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Developing Computer Vision Applications in Data Scarce Environments

By December 12, 2023

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Introduction

In today’s digital era, computer vision stands as a transformative technology, driving innovations across diverse sectors including healthcare, automotive, agriculture, and retail. The crux of these advancements hinges on the availability of vast and varied datasets, essential for training accurate and reliable machine learning models. However, not all industries or applications have the luxury of abundant data, creating a challenge for developers and businesses alike. This article delves into challenges and solutions  that facilitate the development of computer vision applications in data scarce environments, ensuring robust performance and delivering tangible business value.

 

Data Scarce Environments

Data scarce environments in computer vision are defined as those circumstances where there is limited or no access to necessary data, a challenge exemplified in biomedical imaging where images of rare abnormalities are scarce and confidential. Such environments, distinct from those with abundant open-source data, often present skewed datasets with an overrepresentation of normal cases. Addressing this requires innovative, ethical approaches like synthetic data generation, transfer learning, and few-shot learning, ensuring the development of reliable and accurate computer vision applications despite these constraints.

 

Handling Challenges

The surge in deep learning's popularity especially for computer vision over the past decade has been paralleled by significant advancements within the field. This progress has generated a wealth of knowledge that is ripe for reuse. Typically, deep learning models are developed using large and diverse datasets, featuring a wide array of shapes, sizes, and patterns. However, the training process for these models is not trivial—it requires substantial capital and sophisticated infrastructure, resources that are not readily available to every company. For organizations lacking these means, there's a viable alternative to building models from the ground up: they can capitalize on pre-trained models. By feeding their unique, albeit smaller, datasets into these advanced models, companies can adopt techniques such as transfer learning, few-shot learning, and self-supervised learning. These strategies offer a way to customize the models to their specific needs without the hefty investment typically associated with deep learning, democratizing access to this cutting-edge technology.

 

Finding Strategic Solutions for Data Scarce Environments

Strategic solutions involve mainly using pre-trained models. As explained above,  these models are already trained on several million data points. They have already learnt several patterns in the data. The next set of solutions will mainly involve tweaking the neural network pre-trained model and solving problems.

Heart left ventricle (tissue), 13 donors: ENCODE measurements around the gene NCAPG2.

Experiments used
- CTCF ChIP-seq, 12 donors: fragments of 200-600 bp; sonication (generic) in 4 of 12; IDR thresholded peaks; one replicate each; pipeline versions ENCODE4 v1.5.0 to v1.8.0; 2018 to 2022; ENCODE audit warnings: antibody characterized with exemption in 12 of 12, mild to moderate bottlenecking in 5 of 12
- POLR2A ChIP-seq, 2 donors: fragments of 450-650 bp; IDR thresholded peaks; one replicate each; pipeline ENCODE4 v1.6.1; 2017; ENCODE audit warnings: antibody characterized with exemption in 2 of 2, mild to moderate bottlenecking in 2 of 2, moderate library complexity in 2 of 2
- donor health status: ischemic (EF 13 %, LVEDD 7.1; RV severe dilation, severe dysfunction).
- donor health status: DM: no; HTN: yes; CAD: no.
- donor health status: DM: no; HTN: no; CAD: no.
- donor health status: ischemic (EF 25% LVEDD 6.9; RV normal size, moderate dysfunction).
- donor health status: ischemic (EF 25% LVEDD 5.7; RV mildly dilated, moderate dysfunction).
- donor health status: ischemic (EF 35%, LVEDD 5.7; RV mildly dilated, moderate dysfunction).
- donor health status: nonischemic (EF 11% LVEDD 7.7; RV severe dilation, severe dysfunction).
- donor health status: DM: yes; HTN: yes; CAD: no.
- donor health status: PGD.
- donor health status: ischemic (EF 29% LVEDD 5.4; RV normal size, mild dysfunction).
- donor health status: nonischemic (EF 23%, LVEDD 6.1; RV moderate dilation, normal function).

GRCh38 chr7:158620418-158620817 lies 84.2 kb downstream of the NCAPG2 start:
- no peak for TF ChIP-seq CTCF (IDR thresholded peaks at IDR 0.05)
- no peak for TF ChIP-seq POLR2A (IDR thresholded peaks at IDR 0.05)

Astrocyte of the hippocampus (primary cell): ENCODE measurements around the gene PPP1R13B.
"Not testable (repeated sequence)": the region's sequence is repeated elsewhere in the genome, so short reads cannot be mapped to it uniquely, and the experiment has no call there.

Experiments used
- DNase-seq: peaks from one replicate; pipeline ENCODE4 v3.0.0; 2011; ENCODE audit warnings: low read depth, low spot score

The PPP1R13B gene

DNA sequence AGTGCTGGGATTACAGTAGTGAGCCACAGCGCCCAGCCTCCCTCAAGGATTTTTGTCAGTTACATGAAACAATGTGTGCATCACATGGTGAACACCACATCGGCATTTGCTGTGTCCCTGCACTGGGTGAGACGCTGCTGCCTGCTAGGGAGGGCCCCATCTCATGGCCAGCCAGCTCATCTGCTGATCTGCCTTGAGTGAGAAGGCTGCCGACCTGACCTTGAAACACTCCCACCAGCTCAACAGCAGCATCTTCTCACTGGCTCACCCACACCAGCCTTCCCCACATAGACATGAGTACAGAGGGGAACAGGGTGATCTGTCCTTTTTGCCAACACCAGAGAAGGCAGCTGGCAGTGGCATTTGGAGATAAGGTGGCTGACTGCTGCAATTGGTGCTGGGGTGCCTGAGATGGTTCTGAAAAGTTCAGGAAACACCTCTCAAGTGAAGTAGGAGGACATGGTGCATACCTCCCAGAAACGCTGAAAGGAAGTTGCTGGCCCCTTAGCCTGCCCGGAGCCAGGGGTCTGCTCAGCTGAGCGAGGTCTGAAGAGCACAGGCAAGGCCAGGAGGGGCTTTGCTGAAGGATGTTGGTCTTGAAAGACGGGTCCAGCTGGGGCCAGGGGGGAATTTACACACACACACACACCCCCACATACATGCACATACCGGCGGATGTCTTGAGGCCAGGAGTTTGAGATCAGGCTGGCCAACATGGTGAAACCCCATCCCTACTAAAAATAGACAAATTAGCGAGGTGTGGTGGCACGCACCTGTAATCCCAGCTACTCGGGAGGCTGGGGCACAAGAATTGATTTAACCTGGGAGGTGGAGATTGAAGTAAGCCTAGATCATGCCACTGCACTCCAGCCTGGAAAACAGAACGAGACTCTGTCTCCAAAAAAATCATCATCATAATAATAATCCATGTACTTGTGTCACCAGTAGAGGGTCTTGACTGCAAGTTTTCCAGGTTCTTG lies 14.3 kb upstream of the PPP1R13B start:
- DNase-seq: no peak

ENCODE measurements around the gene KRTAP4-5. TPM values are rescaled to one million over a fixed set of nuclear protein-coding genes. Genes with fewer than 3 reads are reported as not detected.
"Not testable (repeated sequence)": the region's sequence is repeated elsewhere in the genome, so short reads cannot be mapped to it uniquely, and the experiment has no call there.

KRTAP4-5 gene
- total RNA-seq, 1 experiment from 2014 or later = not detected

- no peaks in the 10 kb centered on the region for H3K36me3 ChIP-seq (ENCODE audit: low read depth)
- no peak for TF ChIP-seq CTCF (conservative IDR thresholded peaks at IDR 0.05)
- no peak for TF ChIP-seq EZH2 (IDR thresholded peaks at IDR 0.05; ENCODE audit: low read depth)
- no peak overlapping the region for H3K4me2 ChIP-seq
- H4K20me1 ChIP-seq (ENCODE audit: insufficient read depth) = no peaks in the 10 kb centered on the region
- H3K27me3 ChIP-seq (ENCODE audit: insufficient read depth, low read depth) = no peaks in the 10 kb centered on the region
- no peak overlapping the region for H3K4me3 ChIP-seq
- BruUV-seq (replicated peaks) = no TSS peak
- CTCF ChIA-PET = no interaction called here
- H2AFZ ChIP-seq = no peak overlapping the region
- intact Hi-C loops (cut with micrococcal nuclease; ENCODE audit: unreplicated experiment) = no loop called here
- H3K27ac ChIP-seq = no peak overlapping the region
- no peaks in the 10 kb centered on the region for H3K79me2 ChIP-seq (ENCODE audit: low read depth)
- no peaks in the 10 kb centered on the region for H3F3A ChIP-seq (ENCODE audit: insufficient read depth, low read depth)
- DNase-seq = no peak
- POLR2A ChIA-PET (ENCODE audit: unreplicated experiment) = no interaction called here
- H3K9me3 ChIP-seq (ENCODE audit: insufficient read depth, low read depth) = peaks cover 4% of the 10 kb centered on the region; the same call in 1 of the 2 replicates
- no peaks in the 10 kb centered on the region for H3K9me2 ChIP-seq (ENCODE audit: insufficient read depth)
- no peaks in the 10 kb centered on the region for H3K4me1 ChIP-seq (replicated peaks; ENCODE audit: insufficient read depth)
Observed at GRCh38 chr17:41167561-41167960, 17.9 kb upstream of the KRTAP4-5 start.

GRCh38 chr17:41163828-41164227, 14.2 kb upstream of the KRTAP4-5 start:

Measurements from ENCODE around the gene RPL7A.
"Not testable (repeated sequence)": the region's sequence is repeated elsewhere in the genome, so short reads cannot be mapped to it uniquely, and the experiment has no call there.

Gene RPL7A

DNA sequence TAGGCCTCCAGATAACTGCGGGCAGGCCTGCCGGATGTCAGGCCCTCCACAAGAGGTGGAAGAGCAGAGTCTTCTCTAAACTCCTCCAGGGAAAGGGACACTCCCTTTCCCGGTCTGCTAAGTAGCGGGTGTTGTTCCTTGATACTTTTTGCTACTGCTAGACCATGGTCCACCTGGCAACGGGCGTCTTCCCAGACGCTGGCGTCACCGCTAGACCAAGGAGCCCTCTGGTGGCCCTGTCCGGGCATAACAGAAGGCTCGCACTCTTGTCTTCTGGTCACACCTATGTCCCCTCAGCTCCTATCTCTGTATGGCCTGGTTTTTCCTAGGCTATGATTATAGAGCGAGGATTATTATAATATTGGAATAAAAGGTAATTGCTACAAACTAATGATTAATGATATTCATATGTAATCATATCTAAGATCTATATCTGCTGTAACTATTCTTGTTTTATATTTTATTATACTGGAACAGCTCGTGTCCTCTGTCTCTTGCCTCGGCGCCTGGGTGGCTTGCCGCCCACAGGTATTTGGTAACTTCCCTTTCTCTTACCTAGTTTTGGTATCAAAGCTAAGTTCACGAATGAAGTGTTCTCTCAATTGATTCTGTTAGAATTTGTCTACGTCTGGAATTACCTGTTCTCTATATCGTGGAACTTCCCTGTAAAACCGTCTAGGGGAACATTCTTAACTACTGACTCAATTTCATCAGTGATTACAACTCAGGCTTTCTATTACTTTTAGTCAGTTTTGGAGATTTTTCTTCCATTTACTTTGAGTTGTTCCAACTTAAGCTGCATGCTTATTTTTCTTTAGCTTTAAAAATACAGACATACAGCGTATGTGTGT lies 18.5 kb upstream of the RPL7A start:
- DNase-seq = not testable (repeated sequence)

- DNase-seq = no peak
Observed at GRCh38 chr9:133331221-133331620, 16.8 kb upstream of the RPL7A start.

1. Transfer Learning: This technique entails modifying only the last layer of the neural network model. Typically, the last layer in pre-trained models consists of thousands of classes, which may not align with the specific use case of an industry. By adjusting the final layer, we tailor a generic solution to a more specific one.

For further conceptual understanding this is useful

https://github.com/odpi/OpenDS4All/blob/master/opends4all-resources/opends4all-machine-learning/TRANSFER-LEARNING-Computer-Vision-intermediate.pptx

  1. Few-Shot Learning: Also known as fine-tuning, this approach involves training several layers preceding the last layer. During this process, the intermediate last few layers are usually retrained. While pre-trained models excel at learning external features, they might struggle with internal features specific to the data. Fine-tuning techniques help the model focus more on the specific data, enhancing prediction accuracy.
  2. Self-Supervised Learning: In scenarios where there is an abundance of data lacking curation, especially ground truth labels or annotations necessary for training, self-supervised learning comes into play. This technique enables the model to identify and generate labels using a self-supervised approach, eliminating the need for manual annotation. It also facilitates obtaining labeled data crucial for fine-tuning the models.

 

Limitations

While computer vision models prove invaluable in addressing significant real-world challenges, they are not without their limitations. Understanding the rationale behind a model's specific output can be a complex task, posing a challenge in transparency. Additionally, the issue of false positives introduces a layer of complexity, as models may occasionally produce inaccurate results. It is imperative for companies investing in AI to acknowledge and navigate these challenges effectively. Embracing these considerations ensures robust support for AI initiatives and fosters a proactive approach to addressing potential issues, thereby optimizing the overall success of the technology within the business landscape.

 

Conclusion

Developing computer vision applications in data scarce environments is undeniably challenging, but it is not an insurmountable task. By leveraging synthetic data, utilizing advanced machine learning techniques, and adopting a mindful approach to risk management, businesses can unlock the full potential of computer vision, transforming challenges into opportunities for innovation and growth.

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